Latest Vaca Muerta oil production data, analysis and forecasting.
Enverus Prism provides essential up-to-date basin maps, rig counts, oil lease data, drilling and well production information for energy traders, financiers and E&P operators.
Vaca Muerta Basin in Argentina’s Neuquén Basin (Figure 1) is at the forefront of shale plays being targeted outside of North America and has a stratigraphic similitude to some U.S. shale plays. Vaca Muerta oil exploration data analysis is comparable to that of the highly productive Permian Basin in Texas. The play has been attracting surveying and appraisal efforts from major global operators all over the world, with YPF, TOT, BP, CNOOC, CVX, SHEL, EQNR and Petronas all having interests in the play.
Like some of its U.S. shale peers, Vaca Muerta’s formation is thick with stacked intervals, creating decades of high-quality drilling inventory. While most of the production to date has been focused on oil weighted wells, the play spans different hydrocarbon windows, creating opportunity for both oil and gas production depending on commodity pricing. Since the play shares many geological similarities to U.S. shale plays, Vaca Muerta operators can leverage insights from those plays to expedite the development curve.
For info on oil and gas production data beyond Vaca Muerta, visit our Global Oil and Gas Data page.
FIGURE 1 | Map of the Vaca Muerta formation in the Neuquén Basin, Argentina
The geological formation can be separated into the Lower, Middle, and Upper intervals. In the core of the basin, the The Lower Vaca Muerta is characterized by calcareous and organic-rich Type II kerogen shale, overlain by bituminous marls and shales of the Middle Vaca Muerta which are capped by limestones interbedded with marls and shales of the Upper Vaca Muerta. The Lower and Middle intervals are targeted mainly for their high effective porosities, high total organic content and low water saturations. Higher clay content within the Lower interval decreases its brittleness and fracability relative to the Middle and Upper intervals and likely warrants more intensive completions to sufficiently stimulate the reservoir.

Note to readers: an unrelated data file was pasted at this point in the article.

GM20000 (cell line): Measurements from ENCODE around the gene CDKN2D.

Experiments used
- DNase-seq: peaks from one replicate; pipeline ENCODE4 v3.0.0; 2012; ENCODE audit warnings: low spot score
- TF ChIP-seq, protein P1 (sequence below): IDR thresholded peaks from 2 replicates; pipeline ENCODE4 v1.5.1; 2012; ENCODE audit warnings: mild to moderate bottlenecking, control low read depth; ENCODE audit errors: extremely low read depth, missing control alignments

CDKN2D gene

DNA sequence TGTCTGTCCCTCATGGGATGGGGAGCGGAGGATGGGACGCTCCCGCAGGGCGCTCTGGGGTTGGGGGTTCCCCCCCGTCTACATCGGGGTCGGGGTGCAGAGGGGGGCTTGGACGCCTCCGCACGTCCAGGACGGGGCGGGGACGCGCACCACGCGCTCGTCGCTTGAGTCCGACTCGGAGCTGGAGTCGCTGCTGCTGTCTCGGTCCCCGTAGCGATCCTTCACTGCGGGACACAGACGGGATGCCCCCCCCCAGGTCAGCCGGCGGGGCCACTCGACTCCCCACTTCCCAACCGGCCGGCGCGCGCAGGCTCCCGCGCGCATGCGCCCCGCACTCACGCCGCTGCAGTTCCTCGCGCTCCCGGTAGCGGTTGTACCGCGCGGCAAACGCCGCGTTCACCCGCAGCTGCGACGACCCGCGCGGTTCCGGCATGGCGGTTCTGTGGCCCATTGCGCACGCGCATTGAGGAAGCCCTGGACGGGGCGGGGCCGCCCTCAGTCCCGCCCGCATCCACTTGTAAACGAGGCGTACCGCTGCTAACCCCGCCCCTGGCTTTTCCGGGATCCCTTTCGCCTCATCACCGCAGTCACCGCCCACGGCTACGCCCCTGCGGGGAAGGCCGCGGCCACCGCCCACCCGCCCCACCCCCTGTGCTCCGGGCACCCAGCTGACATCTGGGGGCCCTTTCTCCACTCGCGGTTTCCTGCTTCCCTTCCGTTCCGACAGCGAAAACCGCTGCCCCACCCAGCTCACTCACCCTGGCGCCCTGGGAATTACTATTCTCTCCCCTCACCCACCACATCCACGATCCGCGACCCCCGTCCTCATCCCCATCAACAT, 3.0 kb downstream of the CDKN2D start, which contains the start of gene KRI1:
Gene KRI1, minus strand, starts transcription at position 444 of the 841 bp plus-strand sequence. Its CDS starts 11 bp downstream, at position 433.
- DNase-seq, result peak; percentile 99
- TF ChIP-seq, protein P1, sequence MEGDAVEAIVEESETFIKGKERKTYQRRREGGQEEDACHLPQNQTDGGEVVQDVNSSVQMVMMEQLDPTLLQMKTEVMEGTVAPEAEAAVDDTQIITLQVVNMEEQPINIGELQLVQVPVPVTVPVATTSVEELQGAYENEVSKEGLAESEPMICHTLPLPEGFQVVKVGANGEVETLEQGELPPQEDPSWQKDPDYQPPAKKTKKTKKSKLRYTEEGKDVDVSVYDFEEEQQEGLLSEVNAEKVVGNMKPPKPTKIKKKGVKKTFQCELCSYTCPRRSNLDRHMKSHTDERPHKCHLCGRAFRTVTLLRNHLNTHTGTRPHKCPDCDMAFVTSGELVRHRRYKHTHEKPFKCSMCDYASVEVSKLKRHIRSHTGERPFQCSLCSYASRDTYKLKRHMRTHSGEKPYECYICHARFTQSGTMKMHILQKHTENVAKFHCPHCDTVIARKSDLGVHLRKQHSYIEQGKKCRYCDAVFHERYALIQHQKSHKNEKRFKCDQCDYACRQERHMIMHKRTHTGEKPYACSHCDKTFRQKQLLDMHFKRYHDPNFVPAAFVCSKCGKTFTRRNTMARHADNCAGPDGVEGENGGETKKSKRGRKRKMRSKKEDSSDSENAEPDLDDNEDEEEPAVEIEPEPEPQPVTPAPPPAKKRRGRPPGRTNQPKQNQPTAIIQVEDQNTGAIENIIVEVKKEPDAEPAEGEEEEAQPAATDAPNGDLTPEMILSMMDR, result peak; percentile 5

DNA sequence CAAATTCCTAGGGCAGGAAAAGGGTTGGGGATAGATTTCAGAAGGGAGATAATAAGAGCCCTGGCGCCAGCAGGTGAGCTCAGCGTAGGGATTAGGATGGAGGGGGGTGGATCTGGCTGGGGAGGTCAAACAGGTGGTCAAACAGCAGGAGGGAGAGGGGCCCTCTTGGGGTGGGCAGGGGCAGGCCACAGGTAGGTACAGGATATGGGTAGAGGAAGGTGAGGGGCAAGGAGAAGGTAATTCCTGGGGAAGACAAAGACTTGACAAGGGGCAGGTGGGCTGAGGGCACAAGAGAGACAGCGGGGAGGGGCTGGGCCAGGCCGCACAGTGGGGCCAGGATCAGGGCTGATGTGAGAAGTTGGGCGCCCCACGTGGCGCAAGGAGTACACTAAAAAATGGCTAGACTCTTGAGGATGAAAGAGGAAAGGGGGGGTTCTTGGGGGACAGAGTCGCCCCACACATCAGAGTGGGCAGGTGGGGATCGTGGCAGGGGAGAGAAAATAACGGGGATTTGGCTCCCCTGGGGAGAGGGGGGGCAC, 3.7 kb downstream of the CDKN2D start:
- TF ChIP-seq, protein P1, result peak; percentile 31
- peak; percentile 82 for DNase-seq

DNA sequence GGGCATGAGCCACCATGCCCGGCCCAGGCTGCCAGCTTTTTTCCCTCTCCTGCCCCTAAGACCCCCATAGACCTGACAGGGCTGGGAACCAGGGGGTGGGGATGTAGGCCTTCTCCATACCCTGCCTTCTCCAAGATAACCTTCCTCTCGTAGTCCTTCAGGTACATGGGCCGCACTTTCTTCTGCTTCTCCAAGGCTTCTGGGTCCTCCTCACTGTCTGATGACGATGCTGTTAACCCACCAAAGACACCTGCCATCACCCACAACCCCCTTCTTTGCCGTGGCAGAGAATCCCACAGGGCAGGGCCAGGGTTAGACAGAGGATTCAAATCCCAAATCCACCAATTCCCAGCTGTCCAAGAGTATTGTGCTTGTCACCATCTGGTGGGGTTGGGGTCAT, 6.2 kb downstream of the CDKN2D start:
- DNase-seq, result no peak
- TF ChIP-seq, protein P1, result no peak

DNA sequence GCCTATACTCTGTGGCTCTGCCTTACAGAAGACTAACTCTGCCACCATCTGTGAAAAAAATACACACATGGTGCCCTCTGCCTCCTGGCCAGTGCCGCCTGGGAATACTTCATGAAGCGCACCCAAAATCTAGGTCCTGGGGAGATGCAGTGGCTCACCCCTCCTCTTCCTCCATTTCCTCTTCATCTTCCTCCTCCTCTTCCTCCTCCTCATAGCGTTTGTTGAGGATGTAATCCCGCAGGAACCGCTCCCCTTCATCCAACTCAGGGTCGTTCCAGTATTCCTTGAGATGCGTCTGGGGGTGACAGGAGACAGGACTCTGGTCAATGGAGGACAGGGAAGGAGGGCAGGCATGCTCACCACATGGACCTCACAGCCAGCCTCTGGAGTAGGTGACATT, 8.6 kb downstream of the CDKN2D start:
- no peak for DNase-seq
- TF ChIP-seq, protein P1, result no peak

Across the basin, the Lower interval expresses little lithologic variance. This contrasts with the Middle and Upper intervals, which see changes in carbonate, clay and organic carbon content controlled by regional proximity to the northeast platform. To the northwest, the formation thickens but decreases in porosity and total organic content, resulting in increased water saturations (Figure 2). When compared to other world class shale plays, like those in the Permian, the play has the makings to become a successful unconventional: an organic-rich source rock, an over-pressured reservoir and favorable thermal characteristics, kerogen type, porosity and permeability that translate to high productivity and economic repeatability.
FIGURE 2 | Vaca Muerta Basin Cross-Section Along Depositional Dip
While vertical drilling in Vaca Muerta dates to 2007, it wasn’t until 2015 that horizontal drilling started to take off, ultimately peaking in 2018 (Figure 3) with 208 wells drilled. Since that peak, well performance in the play has continued to improve (Figure 4), with high rig count, active oil leases and estimated ultimate recoveries (EURs) reaching an average of 147 Mbbl/1,000’ in 2020. The Vaca Muerta formation is considered a young play, with operators still delineating the core, well designs still being optimized and the full inventory potential yet to be evaluated, so there is strong reason to believe that EURs have yet to peak. Compared to most of the unconventional plays in the L48, Vaca Muerta oil production is in its early days and may be one of the last remaining oil shale plays to be exploited.